Alan Freeman – LOF International HR Solutions
During a recent conversation a colleague shared some frustration she was feeling. “I’ve read lots of articles and attended conferences where we’re told what we “should” be doing with our International Assignments (“IA”) policies on the basis of what everybody else is doing with theirs. What I’m not hearing is how to go about structuring our program in a way that really makes sense for our company. Where do we start? Who should be involved? What steps are necessary?”
“True”, I said. “We hear a lot about best practices such as keeping the spouse happy, increasing flexibility, controlling costs, keeping exceptions to a minimum and conducting benchmarking studies to find out what everyone else is doing. That’s all well and good but if your company sells luxury consumer goods in the best department stores in the largest cities of the world, do you think that practices that work well for mining companies in rural West Africa or at 14,000 feet in the Andes Mountains will be relevant and useful?”
“Exactly – they wouldn’t!” she said, “so what should we do?”
Let’s start with The Prime Directive. Simply put, your IA policies and program exist to help your company achieve its business objectives by having the right talent, in the right places, at the right times, doing the right things. Clearly, your company’s business objectives define what the various “right items” will be. Is this another way of saying you must start by truly understanding your business? Yes, of course!
“OK, that makes sense” she said, “then what?”
Well, now it’s time to go about structuring your program. A process that has proven to work well follows these steps:
Assemble a Policy Development Team
To often, policy development is left up to a Global Mobility department or single HR staffer working in a vacuum. This generally is not effective. Utilizing teams of key stakeholders provides greater breadth of ideas, broader input from key functions and business operating units, and greater understanding of and buy-in to the end product. The team must be led by someone with significant depth of IA program expertise and include Global Mobility, Tax, Accounting, Payroll, HR Business partners from units that utilize international assignments, etc. Bringing in expert consultants and specialty service providers, e.g. immigration, international tax, global security firms, etc. can pay large dividends as well.
There are two types of benchmarking to consider. First, conduct internal surveys of line managers who make use of IAs, and current and former assignees themselves. These groups can provide a wealth of information as to what has been working and what has not. They further can often make great suggestions for new approaches worth considering.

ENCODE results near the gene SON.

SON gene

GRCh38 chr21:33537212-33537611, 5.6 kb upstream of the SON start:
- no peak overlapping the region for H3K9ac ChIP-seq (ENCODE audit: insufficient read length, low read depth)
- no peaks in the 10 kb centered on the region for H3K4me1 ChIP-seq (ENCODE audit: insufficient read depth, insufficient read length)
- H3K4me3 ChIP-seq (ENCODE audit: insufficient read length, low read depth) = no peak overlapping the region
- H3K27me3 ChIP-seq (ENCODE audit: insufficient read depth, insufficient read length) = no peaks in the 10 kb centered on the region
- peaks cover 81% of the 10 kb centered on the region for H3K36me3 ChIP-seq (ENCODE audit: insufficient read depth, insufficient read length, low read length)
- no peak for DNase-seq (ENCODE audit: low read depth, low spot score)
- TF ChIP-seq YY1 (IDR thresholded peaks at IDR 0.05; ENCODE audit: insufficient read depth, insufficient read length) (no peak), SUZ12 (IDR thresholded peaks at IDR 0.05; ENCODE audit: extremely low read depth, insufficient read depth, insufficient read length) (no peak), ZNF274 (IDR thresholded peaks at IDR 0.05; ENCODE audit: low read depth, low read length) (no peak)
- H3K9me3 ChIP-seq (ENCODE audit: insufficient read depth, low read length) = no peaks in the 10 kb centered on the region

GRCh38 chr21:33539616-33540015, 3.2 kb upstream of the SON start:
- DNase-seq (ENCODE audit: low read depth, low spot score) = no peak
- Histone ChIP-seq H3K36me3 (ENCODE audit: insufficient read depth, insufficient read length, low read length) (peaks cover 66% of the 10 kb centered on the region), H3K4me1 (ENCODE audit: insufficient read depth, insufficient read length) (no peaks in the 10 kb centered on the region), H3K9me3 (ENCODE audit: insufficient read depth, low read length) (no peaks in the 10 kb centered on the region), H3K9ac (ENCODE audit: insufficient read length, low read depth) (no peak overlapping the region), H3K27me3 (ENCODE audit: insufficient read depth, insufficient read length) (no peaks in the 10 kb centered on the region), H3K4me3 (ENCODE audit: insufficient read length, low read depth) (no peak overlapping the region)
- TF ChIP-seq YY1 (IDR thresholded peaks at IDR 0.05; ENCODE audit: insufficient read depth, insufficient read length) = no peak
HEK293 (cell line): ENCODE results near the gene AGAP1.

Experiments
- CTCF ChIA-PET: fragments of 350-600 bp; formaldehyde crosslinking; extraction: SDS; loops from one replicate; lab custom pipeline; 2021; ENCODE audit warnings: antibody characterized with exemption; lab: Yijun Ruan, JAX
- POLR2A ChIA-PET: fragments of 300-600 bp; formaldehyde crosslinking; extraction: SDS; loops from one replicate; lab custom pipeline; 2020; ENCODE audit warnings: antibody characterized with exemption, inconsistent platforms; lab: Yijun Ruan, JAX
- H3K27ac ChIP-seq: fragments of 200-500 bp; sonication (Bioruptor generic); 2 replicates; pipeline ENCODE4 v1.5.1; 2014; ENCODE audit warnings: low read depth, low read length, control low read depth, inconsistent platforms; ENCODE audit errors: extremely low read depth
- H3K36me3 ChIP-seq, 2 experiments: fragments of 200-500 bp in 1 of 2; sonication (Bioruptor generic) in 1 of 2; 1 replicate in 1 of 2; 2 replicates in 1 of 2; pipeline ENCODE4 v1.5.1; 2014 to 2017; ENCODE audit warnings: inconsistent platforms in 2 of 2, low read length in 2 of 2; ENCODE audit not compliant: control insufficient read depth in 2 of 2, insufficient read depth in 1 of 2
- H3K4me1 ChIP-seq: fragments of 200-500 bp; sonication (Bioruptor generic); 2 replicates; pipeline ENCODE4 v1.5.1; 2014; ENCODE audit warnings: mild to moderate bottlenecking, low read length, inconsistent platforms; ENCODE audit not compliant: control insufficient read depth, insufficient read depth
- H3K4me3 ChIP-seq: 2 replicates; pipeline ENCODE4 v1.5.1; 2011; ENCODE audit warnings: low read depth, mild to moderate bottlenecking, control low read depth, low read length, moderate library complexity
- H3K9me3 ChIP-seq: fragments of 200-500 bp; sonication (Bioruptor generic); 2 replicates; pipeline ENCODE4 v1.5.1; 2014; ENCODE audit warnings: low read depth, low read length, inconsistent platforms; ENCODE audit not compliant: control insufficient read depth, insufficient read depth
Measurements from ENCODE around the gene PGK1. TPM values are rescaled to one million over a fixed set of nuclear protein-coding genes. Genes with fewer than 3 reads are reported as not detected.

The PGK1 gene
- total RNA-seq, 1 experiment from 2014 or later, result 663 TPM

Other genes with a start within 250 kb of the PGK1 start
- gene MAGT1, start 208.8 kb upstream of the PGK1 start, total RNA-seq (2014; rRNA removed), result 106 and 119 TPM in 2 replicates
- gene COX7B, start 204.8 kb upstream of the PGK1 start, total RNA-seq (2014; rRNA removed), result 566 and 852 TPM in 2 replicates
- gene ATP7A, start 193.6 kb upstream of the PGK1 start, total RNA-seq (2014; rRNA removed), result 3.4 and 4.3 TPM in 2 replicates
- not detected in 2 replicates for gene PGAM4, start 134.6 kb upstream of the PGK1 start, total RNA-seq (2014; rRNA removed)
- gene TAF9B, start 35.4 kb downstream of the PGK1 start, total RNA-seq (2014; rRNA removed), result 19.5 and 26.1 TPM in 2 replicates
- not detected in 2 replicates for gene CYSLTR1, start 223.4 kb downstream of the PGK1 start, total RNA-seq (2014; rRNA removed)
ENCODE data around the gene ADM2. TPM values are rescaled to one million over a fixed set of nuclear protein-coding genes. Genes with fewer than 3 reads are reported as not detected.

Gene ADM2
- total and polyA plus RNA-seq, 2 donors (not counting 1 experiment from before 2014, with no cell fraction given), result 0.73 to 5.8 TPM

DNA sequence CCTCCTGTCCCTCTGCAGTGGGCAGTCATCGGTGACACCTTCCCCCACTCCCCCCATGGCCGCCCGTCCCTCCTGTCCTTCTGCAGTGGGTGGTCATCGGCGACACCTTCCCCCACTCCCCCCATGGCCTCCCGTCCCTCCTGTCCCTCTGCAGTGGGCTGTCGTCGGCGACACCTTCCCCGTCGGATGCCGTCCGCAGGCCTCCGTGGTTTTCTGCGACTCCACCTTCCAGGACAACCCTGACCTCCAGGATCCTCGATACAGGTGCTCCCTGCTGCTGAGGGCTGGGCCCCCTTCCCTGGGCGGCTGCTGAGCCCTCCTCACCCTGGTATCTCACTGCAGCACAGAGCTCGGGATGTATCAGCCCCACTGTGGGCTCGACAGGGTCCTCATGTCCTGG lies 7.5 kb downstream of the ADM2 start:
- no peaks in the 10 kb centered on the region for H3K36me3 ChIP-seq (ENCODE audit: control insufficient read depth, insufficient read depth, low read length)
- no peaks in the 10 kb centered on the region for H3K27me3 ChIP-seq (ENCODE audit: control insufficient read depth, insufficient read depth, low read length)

Second, do take a look at market practices through both generally available surveys and, potentially, custom surveys more precisely focused upon your company’s industry and competitors. This can help generate ideas and help gauge competitive positioning. Be careful, however, to not only look at what companies are doing but also to ask how well those practices are working. It’s amazing how many times I’ve heard a colleague say “we do ____” and in the next breath, say “and I’d change that practice in a heartbeat if my management would allow me to!” Another caution about benchmarking is that it’s imperative to consider the policy package as a whole and how the many provisions work together in total. There is a definite tendency toward getting caught up on individual line items and, hence, “lose sight of the forest for staring at the trees”.
Draft a Policy Structure
Put together the first array of policy provisions that make sense given the demographic, geographic and time variables dictated by The Prime Directive. Make sure they integrate and work together in a consistent and holistic manner.
Model the Costs
The first question executive management is likely to ask when the new program is presented for approval is not, “how does it meet our business needs?” It’s assumed that it will. The first question is, “what’s it going to cost?” If you are reengineering an existing IA program you’ll need to show the difference in costs between the proposed and existing programs.
Fortunately, there are many applications and providers that make cost modeling relatively straightforward.
Test Your Ideas as You Go
One of the worst ways to achieve buy-in on your ideas is to keep them to yourself and spring them on someone only at the end. If you communicate as you go through the process, sharing what you’re thinking about and soliciting inputs, that engagement frequently gives the other a sense of having had input and influence on the final product. Those who feel they had input are much more likely to respond positively. Their inputs may well have a lot of value as well.
In a larger corporate environment this could be done via periodic progress update meetings.
Finalize and Implement
In pursuing the steps above, you’ll ultimately obtain approval to proceed. Prepare the necessary communications and implementation materials. If you are reengineering an existing program, you’ll have already determined whether current assignees will be “grandfathered” under their old terms, converted to the new terms, or converted with some sort of buy-out provision.
When you have it all in place, move ahead.
Continually Evaluate and Improve
Finally, when you implement your new program, be sure you’ve also built in metrics and processes for determining how well it’s working on an ongoing basis. You can’t have anticipated everything that will ultimately be encountered and change happens! Be ready to be flexible and make program adjustments “on the fly”.
More About Alan:
LOF International HR Solutions web site
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